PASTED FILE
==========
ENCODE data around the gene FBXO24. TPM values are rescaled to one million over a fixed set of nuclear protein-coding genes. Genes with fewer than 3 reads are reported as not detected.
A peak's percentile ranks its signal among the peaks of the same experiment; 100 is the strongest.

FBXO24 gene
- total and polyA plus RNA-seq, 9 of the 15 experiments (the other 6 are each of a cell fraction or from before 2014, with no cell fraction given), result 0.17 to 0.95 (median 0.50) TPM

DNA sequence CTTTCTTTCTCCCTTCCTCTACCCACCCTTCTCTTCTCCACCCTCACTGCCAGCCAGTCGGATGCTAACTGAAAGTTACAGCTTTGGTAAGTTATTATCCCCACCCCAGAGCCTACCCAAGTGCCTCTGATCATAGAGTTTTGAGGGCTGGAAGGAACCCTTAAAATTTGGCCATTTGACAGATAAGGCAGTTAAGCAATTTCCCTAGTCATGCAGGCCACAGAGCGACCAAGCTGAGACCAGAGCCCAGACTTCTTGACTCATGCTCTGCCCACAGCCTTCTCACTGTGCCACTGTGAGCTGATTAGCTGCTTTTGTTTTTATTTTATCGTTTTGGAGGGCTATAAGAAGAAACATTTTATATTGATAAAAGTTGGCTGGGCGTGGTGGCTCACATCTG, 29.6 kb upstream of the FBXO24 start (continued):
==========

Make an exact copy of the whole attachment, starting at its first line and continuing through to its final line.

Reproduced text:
ENCODE data around the gene FBXO24. TPM values are rescaled to one million over a fixed set of nuclear protein-coding genes. Genes with fewer than 3 reads are reported as not detected.
A peak's percentile ranks its signal among the peaks of the same experiment; 100 is the strongest.

FBXO24 gene
- total and polyA plus RNA-seq, 9 of the 15 experiments (the other 6 are each of a cell fraction or from before 2014, with no cell fraction given), result 0.17 to 0.95 (median 0.50) TPM

DNA sequence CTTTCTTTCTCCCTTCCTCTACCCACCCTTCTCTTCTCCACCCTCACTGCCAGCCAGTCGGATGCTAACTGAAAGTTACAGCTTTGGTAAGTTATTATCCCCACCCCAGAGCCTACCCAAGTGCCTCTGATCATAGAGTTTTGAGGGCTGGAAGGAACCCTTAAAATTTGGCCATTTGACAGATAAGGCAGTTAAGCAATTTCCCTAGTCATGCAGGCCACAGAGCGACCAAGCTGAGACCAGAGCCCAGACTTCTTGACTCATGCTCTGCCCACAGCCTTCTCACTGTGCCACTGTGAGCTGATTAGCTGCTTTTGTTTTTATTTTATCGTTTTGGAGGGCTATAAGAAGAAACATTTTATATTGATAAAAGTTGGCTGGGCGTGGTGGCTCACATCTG, 29.6 kb upstream of the FBXO24 start (continued):